Logistic regression is a technique that can be used for binary classification — making a prediction when the thing to predict can be one of just two possible values. For example, you might want to predict if a person is male (0) or female (1) based on age, annual income, height, weight, and so on.

A neural network is more complex than logistic regression. And, as I show in the diagram below, logistic regression is a subset of a neural network classifier. To cut to the chase, you can simulate a logistic regression model using a neural network with one hidden node with the identity activation function, and one output node with zero bias and logistic sigmoid activation.

The moral of the story is that, in principle, anything you can do with logistic regression you can do with a neural network. Therefore, theoretically, a neural network is always better than logistic regression, or more precisely, a neural network can do no worse than logistic regression.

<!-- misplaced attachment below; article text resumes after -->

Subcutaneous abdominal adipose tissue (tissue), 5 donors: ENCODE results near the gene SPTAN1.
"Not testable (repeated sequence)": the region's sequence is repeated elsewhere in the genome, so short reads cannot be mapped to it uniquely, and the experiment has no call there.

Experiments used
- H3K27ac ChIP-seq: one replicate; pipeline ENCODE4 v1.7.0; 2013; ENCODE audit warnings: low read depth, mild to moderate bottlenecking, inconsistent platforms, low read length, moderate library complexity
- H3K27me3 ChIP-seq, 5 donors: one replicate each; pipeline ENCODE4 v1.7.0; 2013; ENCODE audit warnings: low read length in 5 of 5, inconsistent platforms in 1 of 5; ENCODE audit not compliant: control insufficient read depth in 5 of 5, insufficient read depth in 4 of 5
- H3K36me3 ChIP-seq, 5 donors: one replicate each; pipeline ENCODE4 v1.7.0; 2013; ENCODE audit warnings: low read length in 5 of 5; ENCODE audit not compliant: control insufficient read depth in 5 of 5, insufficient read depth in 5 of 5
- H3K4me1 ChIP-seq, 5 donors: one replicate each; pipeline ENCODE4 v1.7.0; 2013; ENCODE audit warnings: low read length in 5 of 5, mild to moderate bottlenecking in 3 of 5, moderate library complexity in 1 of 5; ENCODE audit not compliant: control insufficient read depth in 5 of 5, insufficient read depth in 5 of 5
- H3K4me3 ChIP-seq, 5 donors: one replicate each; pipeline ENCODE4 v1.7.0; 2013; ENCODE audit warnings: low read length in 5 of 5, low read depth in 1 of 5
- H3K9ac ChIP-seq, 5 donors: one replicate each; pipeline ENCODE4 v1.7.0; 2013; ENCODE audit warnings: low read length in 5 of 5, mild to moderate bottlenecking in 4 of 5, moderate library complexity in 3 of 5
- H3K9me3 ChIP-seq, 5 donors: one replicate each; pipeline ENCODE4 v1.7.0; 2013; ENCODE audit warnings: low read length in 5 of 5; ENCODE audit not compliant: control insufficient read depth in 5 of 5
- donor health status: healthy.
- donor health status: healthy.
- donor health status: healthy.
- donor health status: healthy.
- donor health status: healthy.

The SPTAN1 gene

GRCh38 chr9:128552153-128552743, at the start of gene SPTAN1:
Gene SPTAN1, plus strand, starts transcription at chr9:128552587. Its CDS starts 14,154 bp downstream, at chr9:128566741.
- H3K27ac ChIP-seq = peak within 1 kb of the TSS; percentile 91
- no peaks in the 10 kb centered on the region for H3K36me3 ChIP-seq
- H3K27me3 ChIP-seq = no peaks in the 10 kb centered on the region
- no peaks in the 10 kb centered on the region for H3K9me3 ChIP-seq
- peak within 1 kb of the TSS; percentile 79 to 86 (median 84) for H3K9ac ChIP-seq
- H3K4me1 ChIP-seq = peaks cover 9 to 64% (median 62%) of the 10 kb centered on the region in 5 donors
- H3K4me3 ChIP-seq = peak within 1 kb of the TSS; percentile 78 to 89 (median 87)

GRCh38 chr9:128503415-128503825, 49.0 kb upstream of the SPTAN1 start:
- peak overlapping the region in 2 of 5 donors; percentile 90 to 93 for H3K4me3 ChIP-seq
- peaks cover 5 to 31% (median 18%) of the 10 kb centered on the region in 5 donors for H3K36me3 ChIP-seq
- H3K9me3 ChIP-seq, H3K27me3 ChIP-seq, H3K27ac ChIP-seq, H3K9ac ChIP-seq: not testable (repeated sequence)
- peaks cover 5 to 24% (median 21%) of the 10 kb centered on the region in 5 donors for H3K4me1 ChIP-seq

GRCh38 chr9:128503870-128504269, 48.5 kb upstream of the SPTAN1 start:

In the diagram, there are three input values (1.0, 2.0, 3.0). The logistic regression model on the left emits output value 0.5474 and so does the neural network model on the right. For the male-female example, the prediction would be female because the output value is greater than 0.5 (if the value was less than 0.5 the prediction would be male).

Now all of this is “in theory” and “in principle”. In practice, a neural network model for binary classification can be worse than a logistic regression model because neural networks are more difficult to train and are more prone to overfitting than logistic regression. That said however, the bottom line is that when doing binary classification, using a neural network is better in most cases than using logistic regression. And if you’re careful, you should be able to get better results with a neural network.

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